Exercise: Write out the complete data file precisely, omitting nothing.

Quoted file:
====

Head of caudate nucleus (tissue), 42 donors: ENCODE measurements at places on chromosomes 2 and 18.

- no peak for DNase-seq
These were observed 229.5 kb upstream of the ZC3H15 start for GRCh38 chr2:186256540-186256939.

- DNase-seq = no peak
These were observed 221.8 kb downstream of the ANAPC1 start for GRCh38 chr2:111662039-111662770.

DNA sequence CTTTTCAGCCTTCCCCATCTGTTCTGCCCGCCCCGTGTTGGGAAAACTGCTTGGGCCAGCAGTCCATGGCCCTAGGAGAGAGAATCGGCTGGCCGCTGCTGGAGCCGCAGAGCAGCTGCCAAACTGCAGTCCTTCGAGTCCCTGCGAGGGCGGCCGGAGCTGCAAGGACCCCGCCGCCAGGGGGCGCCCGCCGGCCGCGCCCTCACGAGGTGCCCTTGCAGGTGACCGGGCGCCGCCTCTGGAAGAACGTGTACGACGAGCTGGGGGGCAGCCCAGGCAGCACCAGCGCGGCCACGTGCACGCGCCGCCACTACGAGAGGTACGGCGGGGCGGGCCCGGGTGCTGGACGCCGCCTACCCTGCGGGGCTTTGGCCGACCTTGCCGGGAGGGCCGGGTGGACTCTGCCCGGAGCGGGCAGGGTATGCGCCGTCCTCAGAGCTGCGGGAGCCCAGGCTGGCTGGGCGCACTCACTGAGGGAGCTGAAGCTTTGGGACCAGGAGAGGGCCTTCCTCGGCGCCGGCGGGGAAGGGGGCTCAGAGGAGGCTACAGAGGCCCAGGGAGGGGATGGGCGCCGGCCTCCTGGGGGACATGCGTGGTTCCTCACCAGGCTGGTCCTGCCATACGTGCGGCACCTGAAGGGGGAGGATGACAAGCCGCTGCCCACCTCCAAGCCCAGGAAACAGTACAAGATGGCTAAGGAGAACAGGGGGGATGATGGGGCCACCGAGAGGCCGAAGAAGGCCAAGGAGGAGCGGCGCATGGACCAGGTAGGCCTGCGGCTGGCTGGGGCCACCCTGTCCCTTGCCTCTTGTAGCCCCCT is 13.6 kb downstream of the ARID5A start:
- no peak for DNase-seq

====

Head of caudate nucleus (tissue), 42 donors: ENCODE measurements at places on chromosomes 2 and 18.

- no peak for DNase-seq
These were observed 229.5 kb upstream of the ZC3H15 start for GRCh38 chr2:186256540-186256939.

- DNase-seq = no peak
These were observed 221.8 kb downstream of the ANAPC1 start for GRCh38 chr2:111662039-111662770.

DNA sequence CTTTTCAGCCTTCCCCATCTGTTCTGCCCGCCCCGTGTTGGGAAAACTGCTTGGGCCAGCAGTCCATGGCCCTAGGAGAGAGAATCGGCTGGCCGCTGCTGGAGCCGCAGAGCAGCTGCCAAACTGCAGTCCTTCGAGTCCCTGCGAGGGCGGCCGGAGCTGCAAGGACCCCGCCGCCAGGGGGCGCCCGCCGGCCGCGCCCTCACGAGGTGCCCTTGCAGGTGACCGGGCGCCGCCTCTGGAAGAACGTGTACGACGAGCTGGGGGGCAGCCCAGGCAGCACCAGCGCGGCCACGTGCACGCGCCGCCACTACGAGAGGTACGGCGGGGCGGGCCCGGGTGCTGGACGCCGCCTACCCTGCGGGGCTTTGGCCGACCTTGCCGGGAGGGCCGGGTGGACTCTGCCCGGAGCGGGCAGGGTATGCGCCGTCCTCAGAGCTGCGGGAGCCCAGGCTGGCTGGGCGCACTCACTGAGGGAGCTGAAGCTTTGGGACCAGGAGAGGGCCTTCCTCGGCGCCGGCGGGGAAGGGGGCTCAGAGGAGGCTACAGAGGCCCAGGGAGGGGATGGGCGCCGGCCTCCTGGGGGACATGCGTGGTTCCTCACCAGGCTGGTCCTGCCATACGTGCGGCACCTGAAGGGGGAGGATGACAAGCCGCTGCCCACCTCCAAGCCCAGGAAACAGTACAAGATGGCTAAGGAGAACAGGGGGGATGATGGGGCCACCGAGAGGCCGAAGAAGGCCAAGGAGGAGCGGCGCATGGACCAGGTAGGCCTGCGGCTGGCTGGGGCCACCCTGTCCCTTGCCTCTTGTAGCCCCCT is 13.6 kb downstream of the ARID5A start:
- no peak for DNase-seq